ORide: A Privacy-Preserving yet Accountable Ride-Hailing Service

Ride-hailing services (RHSs), such as Uber and Lyft, enable millions of riders and drivers worldwide to set up rides via their smartphones. Their advantage over traditional taxi services is due to the convenience of their services, e.g., ride requests at the touch of a button, fare estimation, automatic payments, and reputation ratings. To offer such services, however, RHSs collect a vast amount of sensitive information that puts at risk the privacy of riders and drivers. As a result, a RHS or any entity with access to this data, can infer sensitive information about riders’ and drivers’ activities. For example, the press has reported cases of data misuse to infer one-night stands, look up trip information of celebrities and politicians, revenge attacks against journalists and to determine if drivers have attended a protest.

We propose ORide (Oblivious Ride), a privacy-friendly RHS designed to support all the key features of current RHSs while significantly reducing the sensitive information it collects. ORide relies on modern cryptographic techniques (e.g., somewhat-homomorphic encryption or SHE) and optimizations to enable a RHS to efficiently match riders and drivers without learning their identities and their location information. Notably, ORide offers robust privacy guarantees while still supporting key RHS features such as easy payment, reputation scores, accountability and retrieval of lost items. In addition, our thorough performance evaluation shows that ORide introduces acceptable computational, network, and operational overheads. For example, ORide adds only several milliseconds to ride-hailing operations.

Ride-hailing service overview

With ORide, drivers and riders create anonymous sessions with the RHS. Drivers periodically report the zones they are located in to the RHS (instead of their exact locations). To establish a ride, a rider sends a request to the RHS with the zone where she is located and a temporal SHE encryption key. Next, the RHS broadcast this information to all the available drivers in the rider’s zone (and adjacent zones, if needed). The drivers encrypt their precise locations using the temporary SHE key created by the rider and send their encrypted locations back to the RHS. Due to the properties of somewhat-homomorphic encryption, the RHS can now perform proximity calculations using the encrypted locations of the rider and the drivers without decrypting them. The RHS sends the result of the calculations to the rider, who can then decrypt the results and select the driver of her preference (e.g., the closest driver).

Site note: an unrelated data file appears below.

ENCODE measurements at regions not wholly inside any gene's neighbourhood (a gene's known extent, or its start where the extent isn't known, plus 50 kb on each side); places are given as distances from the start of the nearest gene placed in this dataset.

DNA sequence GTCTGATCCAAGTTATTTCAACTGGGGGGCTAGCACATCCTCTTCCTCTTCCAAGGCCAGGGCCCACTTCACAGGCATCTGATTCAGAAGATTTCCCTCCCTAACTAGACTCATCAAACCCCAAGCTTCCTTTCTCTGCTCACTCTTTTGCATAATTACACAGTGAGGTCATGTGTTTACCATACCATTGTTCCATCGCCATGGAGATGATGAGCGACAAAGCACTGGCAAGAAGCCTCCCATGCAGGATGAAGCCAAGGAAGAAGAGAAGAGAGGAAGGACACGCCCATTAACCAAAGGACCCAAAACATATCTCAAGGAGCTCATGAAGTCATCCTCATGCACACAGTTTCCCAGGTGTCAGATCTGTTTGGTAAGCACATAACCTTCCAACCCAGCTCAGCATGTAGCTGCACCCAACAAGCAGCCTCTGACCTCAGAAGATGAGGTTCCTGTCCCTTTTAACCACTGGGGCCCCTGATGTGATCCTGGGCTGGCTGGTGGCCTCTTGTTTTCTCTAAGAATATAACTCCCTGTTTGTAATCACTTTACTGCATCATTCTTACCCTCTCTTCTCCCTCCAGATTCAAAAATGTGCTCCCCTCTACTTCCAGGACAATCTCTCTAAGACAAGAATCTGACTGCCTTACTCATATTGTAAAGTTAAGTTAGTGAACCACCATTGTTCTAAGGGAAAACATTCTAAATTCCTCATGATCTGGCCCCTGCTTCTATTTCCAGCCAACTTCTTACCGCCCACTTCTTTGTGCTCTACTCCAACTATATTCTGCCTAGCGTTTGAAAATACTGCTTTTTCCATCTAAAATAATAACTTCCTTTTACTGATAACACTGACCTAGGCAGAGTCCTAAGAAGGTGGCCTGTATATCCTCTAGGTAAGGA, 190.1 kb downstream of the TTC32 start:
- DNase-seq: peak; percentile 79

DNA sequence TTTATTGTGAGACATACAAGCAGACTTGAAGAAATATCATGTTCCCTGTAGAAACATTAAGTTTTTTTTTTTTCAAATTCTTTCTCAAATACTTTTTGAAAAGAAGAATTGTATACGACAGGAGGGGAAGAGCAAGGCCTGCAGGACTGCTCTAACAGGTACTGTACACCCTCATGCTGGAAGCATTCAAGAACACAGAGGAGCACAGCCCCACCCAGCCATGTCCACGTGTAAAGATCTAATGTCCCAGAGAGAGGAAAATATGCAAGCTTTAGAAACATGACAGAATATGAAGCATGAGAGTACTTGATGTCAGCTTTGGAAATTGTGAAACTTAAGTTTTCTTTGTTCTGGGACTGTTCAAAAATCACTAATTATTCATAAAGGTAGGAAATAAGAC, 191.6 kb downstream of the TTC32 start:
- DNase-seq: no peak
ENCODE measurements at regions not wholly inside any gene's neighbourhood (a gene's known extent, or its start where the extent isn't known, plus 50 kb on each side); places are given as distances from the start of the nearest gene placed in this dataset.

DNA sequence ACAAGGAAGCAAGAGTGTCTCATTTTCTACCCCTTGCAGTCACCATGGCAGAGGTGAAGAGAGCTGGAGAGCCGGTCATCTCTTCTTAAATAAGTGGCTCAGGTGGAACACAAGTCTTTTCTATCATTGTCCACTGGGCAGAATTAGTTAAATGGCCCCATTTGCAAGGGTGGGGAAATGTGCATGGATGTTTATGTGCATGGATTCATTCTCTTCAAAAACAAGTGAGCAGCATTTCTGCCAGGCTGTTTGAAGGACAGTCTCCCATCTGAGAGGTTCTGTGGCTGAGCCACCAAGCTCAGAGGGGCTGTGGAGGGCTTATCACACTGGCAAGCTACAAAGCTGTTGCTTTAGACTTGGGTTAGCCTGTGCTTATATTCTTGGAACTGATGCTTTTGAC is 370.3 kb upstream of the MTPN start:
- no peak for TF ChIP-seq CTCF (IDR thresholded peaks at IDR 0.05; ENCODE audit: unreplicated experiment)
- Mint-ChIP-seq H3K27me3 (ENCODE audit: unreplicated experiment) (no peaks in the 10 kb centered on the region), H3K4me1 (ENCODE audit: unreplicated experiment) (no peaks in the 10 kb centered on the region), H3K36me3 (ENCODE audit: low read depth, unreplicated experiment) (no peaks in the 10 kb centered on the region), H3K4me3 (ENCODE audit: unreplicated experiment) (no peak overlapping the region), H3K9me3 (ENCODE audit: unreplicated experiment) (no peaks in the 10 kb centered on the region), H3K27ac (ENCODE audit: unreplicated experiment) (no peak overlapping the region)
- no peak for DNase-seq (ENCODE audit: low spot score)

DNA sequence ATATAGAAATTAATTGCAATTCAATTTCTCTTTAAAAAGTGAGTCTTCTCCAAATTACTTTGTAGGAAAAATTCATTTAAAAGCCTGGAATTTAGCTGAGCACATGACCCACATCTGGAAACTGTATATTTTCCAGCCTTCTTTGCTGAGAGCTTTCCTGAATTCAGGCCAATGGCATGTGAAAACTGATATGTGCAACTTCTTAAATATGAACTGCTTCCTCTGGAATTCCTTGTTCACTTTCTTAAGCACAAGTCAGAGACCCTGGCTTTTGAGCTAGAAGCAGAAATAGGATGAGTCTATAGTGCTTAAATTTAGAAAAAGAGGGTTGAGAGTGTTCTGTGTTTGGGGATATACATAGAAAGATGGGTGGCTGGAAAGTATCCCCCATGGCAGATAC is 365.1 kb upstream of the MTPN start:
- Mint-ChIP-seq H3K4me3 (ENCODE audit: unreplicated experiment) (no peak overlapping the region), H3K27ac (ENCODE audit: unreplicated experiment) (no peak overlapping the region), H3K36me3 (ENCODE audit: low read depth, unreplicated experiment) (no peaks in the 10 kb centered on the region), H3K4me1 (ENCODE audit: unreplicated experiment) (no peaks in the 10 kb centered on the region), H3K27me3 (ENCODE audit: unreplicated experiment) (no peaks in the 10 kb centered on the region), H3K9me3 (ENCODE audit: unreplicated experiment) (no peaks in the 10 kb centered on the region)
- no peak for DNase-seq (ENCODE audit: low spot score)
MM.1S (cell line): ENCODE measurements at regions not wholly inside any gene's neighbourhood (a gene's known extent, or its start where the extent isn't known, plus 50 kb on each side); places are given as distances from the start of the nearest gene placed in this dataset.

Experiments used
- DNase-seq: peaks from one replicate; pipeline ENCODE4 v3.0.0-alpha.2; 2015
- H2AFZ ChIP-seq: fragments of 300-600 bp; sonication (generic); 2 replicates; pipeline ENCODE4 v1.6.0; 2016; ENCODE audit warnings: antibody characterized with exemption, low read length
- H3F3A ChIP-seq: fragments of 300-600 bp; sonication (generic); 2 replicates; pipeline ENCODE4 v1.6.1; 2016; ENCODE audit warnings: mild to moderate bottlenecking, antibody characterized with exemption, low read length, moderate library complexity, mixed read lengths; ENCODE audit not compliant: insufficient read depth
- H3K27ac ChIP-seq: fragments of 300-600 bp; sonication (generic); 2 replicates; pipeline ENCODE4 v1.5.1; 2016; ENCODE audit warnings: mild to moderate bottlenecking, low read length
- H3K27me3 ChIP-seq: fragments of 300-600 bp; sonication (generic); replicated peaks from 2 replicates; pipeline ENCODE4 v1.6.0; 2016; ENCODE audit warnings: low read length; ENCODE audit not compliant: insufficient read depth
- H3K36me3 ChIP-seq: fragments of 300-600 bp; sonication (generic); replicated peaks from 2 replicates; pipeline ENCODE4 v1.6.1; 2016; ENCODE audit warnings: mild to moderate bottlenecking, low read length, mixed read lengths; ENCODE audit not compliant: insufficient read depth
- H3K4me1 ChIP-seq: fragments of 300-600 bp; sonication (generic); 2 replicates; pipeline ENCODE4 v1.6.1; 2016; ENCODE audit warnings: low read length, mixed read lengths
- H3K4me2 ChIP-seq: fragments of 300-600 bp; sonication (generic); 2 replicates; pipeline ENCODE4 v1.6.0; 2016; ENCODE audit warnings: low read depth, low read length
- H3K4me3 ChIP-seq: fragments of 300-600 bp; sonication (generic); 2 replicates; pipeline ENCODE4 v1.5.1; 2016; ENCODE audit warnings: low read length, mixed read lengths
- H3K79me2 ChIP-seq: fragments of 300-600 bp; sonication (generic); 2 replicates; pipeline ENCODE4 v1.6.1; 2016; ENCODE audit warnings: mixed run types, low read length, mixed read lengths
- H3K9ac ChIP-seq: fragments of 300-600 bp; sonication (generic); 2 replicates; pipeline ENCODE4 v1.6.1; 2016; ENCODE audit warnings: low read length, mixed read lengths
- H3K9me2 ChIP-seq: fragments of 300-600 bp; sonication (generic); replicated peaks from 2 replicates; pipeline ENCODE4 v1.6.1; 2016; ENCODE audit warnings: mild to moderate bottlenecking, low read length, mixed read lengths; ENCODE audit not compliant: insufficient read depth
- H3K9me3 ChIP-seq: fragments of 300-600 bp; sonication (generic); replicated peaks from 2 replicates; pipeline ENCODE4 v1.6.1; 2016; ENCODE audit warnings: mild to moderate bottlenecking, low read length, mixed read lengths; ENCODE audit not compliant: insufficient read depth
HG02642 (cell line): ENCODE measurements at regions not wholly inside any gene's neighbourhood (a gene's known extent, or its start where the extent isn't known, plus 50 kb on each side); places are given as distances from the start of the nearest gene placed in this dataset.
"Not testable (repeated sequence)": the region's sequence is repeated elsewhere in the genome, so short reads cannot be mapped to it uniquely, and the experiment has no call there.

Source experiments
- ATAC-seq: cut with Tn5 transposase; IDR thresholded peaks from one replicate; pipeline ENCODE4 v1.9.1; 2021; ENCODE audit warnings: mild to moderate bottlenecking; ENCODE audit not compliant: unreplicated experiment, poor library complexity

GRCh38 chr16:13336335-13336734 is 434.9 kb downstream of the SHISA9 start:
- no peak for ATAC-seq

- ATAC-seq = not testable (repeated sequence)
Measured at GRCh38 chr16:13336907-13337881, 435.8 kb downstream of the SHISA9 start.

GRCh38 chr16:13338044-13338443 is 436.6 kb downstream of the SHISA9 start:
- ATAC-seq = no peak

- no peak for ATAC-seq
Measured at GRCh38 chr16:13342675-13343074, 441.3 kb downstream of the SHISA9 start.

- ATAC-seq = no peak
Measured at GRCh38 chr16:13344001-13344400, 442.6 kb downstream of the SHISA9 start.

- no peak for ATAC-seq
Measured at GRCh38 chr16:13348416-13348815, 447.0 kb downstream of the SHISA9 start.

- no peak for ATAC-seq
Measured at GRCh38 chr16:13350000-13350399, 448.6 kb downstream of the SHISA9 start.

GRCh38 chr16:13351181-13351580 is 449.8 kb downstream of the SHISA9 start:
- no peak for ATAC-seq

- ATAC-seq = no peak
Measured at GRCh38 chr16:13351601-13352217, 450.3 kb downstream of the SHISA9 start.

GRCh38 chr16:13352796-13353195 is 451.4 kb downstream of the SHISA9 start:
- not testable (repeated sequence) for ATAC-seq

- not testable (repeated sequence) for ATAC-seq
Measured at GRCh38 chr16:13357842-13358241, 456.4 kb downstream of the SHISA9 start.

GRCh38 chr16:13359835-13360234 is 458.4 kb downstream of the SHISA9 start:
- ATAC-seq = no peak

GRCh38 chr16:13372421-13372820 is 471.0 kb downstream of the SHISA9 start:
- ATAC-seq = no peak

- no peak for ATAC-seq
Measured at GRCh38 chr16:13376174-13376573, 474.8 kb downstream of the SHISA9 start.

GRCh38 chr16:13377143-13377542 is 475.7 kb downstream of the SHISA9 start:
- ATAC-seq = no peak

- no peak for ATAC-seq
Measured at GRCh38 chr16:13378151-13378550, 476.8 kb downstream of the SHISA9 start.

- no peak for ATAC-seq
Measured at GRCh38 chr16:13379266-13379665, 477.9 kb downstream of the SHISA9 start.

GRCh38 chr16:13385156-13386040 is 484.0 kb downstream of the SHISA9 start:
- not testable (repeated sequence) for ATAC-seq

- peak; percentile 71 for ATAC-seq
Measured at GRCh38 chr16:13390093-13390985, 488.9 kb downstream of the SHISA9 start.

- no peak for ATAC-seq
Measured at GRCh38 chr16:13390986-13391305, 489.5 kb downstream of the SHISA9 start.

Next, the rider establishes a secure connection with the selected driver to exchange information to set up the ride, e.g., exact pick-up and drop-off locations, reputation scores, and driver’s car model and plate number. Due to the secure connection, the RHS cannot access the information exchanged between the rider and the driver. Moreover, the rider and the driver agree in advance on the route and total fare of the ride and produce a fare report that will be used for payment purposes. Once the rider is physically close to the driver, ORide does a proximity check to validate the identity of the driver and the integrity of the secure connection. After the ride starts, both the rider and the driver end their anonymous sessions with the RHS. Therefore, the RHS does not receive information about the ride path, not even the drop-off location.

At the end of his working day, a driver can submit to the RHS the fare reports collected during the day to receive her payments. The information in the fare reports enables the RHS to determine the real identity of the riders to charge them directly according to their preferred payment method, e.g., credit card. After charging the riders, the RHS proceeds to subtract its service fees and pay the remaining amount to the driver. Once the payment is completed, the rider and driver can rate the reputation of each other, similarly to current RHSs.

The source code of our ORide project can be found here.

Note: We were fortunate that several journalists reported about ORide. Yet, the addressed problem and the techniques used are pretty complex, and their report is not always 100% accurate. For an in-depth understanding, we encourage the reader to check our USENIX Security paper.

For additional information about ORide, please contact Prof. Jean-Pierre Hubaux.

For more details about our research projects, please visit the page of the Laboratory for Communications and Applications 1 (LCA1).